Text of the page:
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Niagara Falls' new train station welcomes its first riders

NIAGARA FALLS -- The first Amtrak train and its load of about 35 passengers arrived at the new $43 million train station here just after 10:30 a.m. Tuesday.

Most of the travelers, including a large contingent from the United Kingdom, were a bit confused as they were greeted by applause, cameras and curious onlookers.

And while some called the new station beautiful, they were also confused by the lack of amenities. For now, travelers can't even buy a cup of coffee, a bottle of water or a snack in Niagara Falls' new mostly-empty train station at 825 Depot Avenue West.

"Is there anything to do here?" said Angela Honey, of South Wales, during a two-hour layover before the train headed to New York City. "We'll just sit, get back on the train and that's it."

The City of Niagara Falls is still searching for a tenant for 4,000 square feet of retail space there. It also plans to open an Underground Railroad Museum at the train station next year.

Passenger Greg Cugini, who was traveling from Vancouver to Albany, said he'd like to see more amenities and would "absolutely love to see the Underground Railroad Museum."

"People would really love a place to get a coffee. It's a simple thing, but it makes a big difference, especially six months out of the year when I'm sure it is very cold here," said Cugini, of Clearwater, Fla.

Photo gallery: The new Niagara Falls train station

But for Albert McFadyen, of Lockport, who grew up in Niagara Falls, the train was the thing.

Train enthusiast Albert McFadyen, of Lockport, on right, was one of the travelers to board the first train to depart from Niagara Falls' new Amtrak station on Tuesday, Dec. 6, 2016. (Nancy Fischer / The Buffalo News)

Train enthusiast Albert McFadyen, of Lockport, on right, was one of the travelers to board the first train to depart from Niagara Falls' new Amtrak station on Tuesday, Dec. 6, 2016. (Nancy Fischer / The Buffalo News)

McFadyen, 70, an admitted train enthusiast, was wearing a blue Amtrak cap and carrying a sack lunch in the station. He said he told his Facebook friends he wanted to have a ticket on the first train to pass through. So he bought a ticket to ride the Amtrak roughly 25 miles to Depew, and then planned to head back hours later to Niagara Falls on an Amtrak.

"I want to be a part of the good history of Niagara Falls - there's so many detractors," said McFadyen. "I understand the negativism, to some degree, but this is one city that needs a decent Amtrak station."

Unlike some of the other visitors he had a lot of perspective, noting the now closed station at 2701 Willard Avenue, off of Lockport Road, was once a freight warehouse.

"It's night and day. It's like comparing a Model T Ford to a modern day Cadillac Escalade or a Camaro Z-28," said McFadyen of the two stations.

And at least Niagara Falls has a new train station. Buffalo is millions of dollars and perhaps years away from getting a new train station.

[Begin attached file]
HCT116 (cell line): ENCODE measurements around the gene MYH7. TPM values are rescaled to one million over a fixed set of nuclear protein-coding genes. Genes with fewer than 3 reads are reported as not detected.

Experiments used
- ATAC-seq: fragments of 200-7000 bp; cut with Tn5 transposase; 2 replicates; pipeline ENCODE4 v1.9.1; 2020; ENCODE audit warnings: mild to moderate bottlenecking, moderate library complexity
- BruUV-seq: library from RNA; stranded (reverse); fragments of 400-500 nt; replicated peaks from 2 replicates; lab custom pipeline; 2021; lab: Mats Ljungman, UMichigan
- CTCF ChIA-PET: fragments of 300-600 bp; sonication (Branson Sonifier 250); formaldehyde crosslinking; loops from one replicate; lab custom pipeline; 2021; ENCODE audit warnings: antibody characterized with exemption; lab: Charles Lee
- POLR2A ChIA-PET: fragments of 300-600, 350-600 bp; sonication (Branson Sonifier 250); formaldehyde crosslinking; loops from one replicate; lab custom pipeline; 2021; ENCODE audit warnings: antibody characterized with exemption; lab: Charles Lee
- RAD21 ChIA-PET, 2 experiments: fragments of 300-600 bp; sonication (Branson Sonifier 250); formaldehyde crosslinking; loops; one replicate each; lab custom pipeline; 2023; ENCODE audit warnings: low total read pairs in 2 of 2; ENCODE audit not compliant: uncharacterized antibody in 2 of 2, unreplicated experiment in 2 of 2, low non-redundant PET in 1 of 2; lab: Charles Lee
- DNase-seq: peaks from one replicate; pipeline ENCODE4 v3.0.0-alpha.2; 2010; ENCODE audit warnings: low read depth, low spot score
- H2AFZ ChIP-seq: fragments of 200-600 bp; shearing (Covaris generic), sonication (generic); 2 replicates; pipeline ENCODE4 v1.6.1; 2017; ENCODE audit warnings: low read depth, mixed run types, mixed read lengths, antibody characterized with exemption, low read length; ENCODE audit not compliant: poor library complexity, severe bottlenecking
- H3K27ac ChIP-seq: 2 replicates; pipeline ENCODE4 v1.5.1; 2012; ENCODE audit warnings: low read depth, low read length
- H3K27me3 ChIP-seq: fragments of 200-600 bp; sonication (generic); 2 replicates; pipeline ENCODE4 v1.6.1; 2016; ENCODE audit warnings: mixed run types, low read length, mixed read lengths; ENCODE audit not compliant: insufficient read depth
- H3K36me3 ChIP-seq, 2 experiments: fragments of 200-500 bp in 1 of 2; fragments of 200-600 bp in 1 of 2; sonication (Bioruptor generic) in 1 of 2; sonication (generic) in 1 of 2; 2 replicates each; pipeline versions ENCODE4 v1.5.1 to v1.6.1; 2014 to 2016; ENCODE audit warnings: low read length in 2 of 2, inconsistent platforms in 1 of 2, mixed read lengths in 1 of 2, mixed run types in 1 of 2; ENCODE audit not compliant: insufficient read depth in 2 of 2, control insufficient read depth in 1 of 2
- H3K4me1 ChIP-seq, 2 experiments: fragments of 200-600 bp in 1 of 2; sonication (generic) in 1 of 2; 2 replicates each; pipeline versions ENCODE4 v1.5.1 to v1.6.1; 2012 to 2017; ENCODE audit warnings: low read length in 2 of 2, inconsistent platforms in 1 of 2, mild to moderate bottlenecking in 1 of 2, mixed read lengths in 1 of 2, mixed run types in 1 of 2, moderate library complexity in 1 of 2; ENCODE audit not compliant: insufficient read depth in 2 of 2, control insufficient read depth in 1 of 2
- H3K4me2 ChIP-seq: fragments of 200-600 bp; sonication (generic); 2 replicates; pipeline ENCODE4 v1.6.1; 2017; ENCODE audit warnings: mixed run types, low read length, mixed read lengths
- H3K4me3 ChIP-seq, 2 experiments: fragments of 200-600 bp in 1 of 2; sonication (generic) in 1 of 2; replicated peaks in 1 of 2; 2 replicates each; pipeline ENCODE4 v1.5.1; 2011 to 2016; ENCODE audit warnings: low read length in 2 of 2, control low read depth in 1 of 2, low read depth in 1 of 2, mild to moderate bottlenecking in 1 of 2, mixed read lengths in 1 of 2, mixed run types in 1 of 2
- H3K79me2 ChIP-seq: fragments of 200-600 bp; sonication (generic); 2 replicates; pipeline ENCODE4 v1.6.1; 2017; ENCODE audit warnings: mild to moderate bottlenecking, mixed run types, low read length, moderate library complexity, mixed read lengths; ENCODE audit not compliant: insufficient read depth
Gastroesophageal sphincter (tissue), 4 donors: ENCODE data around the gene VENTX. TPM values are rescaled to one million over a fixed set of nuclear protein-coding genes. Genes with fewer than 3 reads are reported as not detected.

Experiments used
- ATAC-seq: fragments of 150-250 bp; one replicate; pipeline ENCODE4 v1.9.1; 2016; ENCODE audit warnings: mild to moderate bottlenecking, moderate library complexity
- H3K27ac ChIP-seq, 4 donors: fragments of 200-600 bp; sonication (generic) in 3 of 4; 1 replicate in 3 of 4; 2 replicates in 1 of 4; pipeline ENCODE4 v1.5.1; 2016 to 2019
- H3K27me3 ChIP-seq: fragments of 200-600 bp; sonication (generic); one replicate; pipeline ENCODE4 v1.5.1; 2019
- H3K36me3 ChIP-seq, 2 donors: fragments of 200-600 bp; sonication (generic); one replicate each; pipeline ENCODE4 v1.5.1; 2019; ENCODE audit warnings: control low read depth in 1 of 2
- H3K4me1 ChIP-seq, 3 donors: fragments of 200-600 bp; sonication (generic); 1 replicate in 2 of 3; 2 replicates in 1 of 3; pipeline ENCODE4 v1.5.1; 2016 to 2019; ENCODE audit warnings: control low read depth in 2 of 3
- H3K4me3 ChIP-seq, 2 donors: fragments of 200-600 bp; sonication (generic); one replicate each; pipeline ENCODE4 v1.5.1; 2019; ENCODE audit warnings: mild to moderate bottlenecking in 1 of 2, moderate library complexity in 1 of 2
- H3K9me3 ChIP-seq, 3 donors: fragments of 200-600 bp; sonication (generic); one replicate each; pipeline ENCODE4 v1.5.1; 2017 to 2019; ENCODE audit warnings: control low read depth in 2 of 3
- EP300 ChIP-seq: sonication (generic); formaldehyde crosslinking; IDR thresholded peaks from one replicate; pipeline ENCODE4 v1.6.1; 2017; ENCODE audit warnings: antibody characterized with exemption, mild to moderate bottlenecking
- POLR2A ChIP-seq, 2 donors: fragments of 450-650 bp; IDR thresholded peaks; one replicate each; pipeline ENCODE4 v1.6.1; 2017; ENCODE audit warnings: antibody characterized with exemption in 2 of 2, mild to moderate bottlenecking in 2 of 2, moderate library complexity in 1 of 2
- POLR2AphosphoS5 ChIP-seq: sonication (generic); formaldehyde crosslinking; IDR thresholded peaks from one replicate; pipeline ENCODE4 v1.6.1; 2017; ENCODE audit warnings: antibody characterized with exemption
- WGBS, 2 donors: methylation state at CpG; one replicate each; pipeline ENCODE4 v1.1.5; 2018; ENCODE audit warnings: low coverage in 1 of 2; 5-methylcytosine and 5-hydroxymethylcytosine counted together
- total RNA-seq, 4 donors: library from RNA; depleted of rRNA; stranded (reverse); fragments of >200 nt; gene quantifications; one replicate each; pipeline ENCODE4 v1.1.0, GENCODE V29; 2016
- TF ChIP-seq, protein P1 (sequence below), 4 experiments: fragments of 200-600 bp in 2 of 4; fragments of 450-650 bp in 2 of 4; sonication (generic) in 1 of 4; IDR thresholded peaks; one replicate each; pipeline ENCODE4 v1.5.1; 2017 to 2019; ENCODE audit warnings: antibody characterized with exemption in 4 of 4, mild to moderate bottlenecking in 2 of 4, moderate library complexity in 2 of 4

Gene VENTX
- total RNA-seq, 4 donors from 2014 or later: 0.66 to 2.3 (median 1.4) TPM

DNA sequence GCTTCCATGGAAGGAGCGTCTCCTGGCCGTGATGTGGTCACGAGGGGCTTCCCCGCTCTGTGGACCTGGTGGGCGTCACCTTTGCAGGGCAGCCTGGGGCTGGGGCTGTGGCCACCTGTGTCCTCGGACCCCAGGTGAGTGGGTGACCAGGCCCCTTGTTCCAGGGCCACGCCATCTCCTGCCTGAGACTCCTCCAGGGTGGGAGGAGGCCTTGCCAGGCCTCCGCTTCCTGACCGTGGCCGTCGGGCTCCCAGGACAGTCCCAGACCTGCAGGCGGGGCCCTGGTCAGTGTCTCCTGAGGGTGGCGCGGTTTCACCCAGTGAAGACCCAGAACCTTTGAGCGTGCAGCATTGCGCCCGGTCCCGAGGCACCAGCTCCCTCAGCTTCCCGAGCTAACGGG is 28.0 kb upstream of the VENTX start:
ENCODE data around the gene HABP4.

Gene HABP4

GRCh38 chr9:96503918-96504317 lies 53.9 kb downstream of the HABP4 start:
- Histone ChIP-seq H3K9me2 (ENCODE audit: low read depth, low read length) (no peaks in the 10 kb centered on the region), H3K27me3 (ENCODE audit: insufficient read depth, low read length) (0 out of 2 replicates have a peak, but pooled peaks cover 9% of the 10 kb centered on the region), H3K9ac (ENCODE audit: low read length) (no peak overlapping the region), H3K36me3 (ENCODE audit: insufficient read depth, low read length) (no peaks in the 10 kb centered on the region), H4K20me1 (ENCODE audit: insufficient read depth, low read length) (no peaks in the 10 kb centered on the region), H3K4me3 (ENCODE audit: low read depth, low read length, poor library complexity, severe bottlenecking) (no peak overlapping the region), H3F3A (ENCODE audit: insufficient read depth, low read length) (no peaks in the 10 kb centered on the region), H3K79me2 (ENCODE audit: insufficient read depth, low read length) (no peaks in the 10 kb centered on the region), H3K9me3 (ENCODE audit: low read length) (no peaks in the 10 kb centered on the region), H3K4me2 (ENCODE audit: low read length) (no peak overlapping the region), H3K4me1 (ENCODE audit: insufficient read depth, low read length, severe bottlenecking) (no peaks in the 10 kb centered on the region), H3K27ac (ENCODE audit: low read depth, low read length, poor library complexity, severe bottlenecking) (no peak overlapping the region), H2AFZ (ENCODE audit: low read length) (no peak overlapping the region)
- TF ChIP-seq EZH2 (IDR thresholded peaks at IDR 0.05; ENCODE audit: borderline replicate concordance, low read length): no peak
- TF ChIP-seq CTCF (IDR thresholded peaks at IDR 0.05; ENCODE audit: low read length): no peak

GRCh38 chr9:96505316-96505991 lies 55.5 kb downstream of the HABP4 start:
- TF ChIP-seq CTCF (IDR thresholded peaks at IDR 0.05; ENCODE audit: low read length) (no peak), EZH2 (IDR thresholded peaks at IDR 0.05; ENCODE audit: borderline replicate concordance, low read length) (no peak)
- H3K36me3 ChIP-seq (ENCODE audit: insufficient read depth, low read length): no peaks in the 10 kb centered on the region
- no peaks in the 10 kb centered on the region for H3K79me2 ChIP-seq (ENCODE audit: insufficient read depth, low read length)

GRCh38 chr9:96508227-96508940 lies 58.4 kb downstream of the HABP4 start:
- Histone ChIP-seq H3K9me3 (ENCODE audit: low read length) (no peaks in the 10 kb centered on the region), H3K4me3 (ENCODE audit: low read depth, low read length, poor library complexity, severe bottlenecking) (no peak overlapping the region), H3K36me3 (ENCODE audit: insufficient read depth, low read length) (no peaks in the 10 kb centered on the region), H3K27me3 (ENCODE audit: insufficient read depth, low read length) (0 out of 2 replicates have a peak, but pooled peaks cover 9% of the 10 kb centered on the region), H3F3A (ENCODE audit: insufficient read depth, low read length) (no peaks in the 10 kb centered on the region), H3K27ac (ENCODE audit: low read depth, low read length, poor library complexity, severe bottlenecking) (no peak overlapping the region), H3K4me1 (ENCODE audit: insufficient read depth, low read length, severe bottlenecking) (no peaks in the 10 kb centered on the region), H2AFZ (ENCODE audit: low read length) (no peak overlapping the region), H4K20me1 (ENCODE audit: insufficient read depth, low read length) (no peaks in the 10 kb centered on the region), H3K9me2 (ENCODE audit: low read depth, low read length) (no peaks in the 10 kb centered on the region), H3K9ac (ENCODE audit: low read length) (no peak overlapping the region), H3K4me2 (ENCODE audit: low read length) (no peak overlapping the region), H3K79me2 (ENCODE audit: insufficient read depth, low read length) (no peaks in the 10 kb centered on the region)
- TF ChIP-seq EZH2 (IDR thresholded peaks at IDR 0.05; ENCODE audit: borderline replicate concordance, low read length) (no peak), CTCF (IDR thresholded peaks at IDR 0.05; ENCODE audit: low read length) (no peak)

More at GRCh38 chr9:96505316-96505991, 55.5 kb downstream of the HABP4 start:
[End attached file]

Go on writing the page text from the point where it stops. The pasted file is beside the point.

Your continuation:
The latest impetus for a new modern train station for Buffalo came when the ceiling collapsed in September in the waiting area of the shoebox-sized Amtrak station on Exchange Street. That station, which has reopened, has train service to and from Niagara Falls and Toronto but is not accessible for westbound trains. The Depew Station on Dick Road is the only Buffalo area station where trains head west.

Buffalo leaders are considering several potential sites for a new train station, including the historic Central Terminal, where train service ceased in 1979, at Canalside, or on Seneca Street in  Larkinville.

Related: 3 sites for Buffalo train station all pose problems

McFayden said he has ridden the train in Colorado where his daughter lives. He also takes the train to New York City.

"Whenever I travel I try to take the train," said McFadyen. "To go to New York City I wouldn't even consider an airplane. The trains take you downtown to Grand Central, to Penn Station. You are right there."

Cugini is also a train enthusiast who was traveling and taking photographs. He said he is seven months into a journey and plans to travel another month an a half.

"I thought I knew what to expect, but this is kind of intense," said Cugini, of his nearly year-long trek. He praised the U.S. Customs officers in Niagara Falls for letting him hand-check some of his film.

"I think (the station) is great. It is set up logically," said Cugini, who planned to stop in Albany for a few days and then head to Montreal.

"I do love trains. I used to do the New York to Florida run and I am comfortable with Amtrak. There's none of the stress you have flying. You don't get herded on the train and have to deal with TSA - get there two hours early and take your shoes off," said Cugini.

There was also a number of Niagara Falls residents who wandered in on Tuesday to get a glimpse of the new train.

Nancy Glass a lifelong resident of Niagara Falls was one of the onlookers.

"I just came down here to see (the train.)" she said. "It's just wonderful to have our train station up and running. We've waited so long for this. I can't wait to ride it."

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